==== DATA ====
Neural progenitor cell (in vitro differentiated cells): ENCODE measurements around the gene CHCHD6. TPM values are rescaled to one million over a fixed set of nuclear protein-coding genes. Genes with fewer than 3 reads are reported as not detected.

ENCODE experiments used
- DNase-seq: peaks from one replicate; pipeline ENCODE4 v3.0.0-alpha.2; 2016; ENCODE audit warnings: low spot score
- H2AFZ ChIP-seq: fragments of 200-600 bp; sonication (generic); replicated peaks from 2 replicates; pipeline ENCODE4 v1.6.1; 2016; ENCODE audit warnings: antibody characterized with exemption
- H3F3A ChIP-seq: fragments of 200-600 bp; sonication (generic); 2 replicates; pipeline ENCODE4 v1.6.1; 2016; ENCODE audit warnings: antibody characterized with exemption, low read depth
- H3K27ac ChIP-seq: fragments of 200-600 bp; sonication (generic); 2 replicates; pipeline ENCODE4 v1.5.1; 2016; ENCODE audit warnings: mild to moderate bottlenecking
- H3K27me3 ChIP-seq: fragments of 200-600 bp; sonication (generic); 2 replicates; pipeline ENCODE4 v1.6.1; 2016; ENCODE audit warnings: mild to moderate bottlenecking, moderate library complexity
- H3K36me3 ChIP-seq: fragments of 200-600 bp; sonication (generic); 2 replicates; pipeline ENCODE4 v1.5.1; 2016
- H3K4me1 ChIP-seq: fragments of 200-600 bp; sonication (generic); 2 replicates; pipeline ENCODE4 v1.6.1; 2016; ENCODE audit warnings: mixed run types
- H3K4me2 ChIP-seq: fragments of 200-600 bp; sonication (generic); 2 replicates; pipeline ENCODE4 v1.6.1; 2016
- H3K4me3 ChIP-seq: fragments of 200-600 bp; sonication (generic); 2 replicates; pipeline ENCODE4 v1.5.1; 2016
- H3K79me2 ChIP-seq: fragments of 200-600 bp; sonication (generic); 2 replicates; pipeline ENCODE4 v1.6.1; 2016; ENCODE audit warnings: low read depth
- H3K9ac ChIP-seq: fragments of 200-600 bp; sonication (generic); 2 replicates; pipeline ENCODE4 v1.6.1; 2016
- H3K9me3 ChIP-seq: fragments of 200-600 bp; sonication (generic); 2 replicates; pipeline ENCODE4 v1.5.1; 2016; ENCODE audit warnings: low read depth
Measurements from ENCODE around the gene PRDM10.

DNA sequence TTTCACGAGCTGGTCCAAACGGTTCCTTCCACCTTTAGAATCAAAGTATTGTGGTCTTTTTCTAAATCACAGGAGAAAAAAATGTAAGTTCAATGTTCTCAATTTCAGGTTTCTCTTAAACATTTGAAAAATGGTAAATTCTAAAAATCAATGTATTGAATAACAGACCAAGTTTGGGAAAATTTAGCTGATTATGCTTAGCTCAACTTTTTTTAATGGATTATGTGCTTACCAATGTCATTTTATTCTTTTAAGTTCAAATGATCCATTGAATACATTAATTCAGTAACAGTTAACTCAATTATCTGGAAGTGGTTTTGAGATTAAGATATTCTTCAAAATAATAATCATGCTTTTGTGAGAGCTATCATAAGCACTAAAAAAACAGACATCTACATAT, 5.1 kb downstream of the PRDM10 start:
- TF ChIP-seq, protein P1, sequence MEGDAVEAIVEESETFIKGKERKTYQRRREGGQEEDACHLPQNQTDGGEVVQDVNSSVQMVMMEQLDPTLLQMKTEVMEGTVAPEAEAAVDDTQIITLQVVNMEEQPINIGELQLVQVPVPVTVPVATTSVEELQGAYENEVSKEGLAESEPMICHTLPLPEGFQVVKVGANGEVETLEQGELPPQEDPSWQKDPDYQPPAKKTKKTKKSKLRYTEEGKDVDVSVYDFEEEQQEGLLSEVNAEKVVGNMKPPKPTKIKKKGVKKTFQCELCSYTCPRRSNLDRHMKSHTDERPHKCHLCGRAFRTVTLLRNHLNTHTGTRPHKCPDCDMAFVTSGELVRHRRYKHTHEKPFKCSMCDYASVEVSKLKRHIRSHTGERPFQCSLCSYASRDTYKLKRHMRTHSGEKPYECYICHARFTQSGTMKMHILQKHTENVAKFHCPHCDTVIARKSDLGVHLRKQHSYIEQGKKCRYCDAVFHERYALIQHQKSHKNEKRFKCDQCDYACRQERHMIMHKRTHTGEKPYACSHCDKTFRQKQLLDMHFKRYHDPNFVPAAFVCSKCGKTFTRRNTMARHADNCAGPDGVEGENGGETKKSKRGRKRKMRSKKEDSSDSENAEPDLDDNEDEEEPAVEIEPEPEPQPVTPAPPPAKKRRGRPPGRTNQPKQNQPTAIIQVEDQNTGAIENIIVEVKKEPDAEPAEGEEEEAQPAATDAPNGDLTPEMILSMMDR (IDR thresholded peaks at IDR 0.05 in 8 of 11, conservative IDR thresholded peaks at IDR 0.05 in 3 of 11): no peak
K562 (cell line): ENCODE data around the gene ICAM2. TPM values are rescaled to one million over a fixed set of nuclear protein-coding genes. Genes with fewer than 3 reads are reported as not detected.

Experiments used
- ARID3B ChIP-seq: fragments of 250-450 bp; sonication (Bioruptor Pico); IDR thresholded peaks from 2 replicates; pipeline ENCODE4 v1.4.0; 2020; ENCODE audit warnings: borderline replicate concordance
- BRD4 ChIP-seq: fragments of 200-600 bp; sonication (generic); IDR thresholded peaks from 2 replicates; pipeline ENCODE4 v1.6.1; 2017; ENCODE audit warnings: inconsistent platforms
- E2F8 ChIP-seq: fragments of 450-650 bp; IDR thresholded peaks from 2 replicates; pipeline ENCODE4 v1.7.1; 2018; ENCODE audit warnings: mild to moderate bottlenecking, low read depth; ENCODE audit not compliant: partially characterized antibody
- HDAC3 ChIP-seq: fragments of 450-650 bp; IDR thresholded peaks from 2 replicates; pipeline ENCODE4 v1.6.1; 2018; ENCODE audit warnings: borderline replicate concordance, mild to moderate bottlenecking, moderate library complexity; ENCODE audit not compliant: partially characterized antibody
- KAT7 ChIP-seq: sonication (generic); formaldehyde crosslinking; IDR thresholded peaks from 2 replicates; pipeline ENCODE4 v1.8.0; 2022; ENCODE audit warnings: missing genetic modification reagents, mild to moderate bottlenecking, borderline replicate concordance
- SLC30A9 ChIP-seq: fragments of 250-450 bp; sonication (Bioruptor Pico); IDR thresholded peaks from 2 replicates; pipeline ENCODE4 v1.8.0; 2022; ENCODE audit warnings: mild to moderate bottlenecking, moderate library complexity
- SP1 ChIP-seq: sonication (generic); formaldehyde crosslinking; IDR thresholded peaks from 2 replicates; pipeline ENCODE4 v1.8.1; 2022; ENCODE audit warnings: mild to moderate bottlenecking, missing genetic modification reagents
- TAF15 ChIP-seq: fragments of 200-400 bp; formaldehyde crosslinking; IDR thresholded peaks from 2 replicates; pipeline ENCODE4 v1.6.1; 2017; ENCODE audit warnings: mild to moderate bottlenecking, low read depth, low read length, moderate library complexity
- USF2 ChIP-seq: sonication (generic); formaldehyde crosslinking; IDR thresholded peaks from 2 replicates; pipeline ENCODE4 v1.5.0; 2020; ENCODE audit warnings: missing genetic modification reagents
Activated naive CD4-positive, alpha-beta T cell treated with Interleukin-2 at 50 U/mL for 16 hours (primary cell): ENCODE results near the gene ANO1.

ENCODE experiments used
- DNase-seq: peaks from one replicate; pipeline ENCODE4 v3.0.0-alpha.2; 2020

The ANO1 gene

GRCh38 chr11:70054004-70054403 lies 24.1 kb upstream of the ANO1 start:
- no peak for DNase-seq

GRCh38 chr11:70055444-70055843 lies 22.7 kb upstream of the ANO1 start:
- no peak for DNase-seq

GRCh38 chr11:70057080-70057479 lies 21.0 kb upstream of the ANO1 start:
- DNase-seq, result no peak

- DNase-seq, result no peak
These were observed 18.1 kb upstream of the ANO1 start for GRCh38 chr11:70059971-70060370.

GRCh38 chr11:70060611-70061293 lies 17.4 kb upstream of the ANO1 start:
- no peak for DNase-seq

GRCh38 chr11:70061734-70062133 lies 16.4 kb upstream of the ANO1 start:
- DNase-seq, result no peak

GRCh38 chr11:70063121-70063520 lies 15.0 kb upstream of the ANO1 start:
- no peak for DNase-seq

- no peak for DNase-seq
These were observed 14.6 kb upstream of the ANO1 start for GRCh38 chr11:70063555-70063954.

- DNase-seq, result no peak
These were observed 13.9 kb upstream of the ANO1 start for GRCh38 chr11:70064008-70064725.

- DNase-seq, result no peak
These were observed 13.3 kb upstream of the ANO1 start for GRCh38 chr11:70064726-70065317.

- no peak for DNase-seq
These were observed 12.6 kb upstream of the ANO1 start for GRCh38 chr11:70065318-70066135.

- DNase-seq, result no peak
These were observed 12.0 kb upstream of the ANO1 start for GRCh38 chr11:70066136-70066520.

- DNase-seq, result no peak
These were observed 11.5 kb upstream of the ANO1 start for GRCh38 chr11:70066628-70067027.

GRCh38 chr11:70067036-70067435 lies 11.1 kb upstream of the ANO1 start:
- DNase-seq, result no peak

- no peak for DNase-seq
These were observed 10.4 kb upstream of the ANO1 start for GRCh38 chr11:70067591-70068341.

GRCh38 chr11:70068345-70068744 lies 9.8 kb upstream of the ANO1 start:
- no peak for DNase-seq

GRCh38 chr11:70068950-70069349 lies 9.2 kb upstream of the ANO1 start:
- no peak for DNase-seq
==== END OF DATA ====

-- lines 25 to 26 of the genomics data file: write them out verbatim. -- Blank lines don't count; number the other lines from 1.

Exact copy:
- SLC30A9 ChIP-seq: fragments of 250-450 bp; sonication (Bioruptor Pico); IDR thresholded peaks from 2 replicates; pipeline ENCODE4 v1.8.0; 2022; ENCODE audit warnings: mild to moderate bottlenecking, moderate library complexity
- SP1 ChIP-seq: sonication (generic); formaldehyde crosslinking; IDR thresholded peaks from 2 replicates; pipeline ENCODE4 v1.8.1; 2022; ENCODE audit warnings: mild to moderate bottlenecking, missing genetic modification reagents